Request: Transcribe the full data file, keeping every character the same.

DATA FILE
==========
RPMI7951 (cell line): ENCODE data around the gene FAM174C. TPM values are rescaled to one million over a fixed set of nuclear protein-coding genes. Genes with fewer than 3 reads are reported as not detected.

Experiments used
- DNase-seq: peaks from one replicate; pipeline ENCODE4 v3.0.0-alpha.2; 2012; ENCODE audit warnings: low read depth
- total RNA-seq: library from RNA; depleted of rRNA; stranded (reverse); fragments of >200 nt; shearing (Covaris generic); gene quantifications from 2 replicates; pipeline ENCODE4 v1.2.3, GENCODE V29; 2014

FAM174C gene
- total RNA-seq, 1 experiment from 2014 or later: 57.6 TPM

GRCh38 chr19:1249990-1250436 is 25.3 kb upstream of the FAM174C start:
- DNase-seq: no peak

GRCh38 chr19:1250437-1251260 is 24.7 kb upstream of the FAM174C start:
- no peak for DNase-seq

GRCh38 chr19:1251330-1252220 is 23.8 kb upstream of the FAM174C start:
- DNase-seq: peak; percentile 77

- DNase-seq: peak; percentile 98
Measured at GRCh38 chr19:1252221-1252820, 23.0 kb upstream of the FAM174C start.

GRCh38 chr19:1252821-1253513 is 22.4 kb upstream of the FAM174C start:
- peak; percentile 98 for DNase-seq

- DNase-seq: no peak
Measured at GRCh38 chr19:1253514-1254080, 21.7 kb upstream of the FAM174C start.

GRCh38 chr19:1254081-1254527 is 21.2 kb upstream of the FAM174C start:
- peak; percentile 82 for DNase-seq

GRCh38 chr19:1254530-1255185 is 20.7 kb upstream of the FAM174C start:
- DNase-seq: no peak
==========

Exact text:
RPMI7951 (cell line): ENCODE data around the gene FAM174C. TPM values are rescaled to one million over a fixed set of nuclear protein-coding genes. Genes with fewer than 3 reads are reported as not detected.

Experiments used
- DNase-seq: peaks from one replicate; pipeline ENCODE4 v3.0.0-alpha.2; 2012; ENCODE audit warnings: low read depth
- total RNA-seq: library from RNA; depleted of rRNA; stranded (reverse); fragments of >200 nt; shearing (Covaris generic); gene quantifications from 2 replicates; pipeline ENCODE4 v1.2.3, GENCODE V29; 2014

FAM174C gene
- total RNA-seq, 1 experiment from 2014 or later: 57.6 TPM

GRCh38 chr19:1249990-1250436 is 25.3 kb upstream of the FAM174C start:
- DNase-seq: no peak

GRCh38 chr19:1250437-1251260 is 24.7 kb upstream of the FAM174C start:
- no peak for DNase-seq

GRCh38 chr19:1251330-1252220 is 23.8 kb upstream of the FAM174C start:
- DNase-seq: peak; percentile 77

- DNase-seq: peak; percentile 98
Measured at GRCh38 chr19:1252221-1252820, 23.0 kb upstream of the FAM174C start.

GRCh38 chr19:1252821-1253513 is 22.4 kb upstream of the FAM174C start:
- peak; percentile 98 for DNase-seq

- DNase-seq: no peak
Measured at GRCh38 chr19:1253514-1254080, 21.7 kb upstream of the FAM174C start.

GRCh38 chr19:1254081-1254527 is 21.2 kb upstream of the FAM174C start:
- peak; percentile 82 for DNase-seq

GRCh38 chr19:1254530-1255185 is 20.7 kb upstream of the FAM174C start:
- DNase-seq: no peak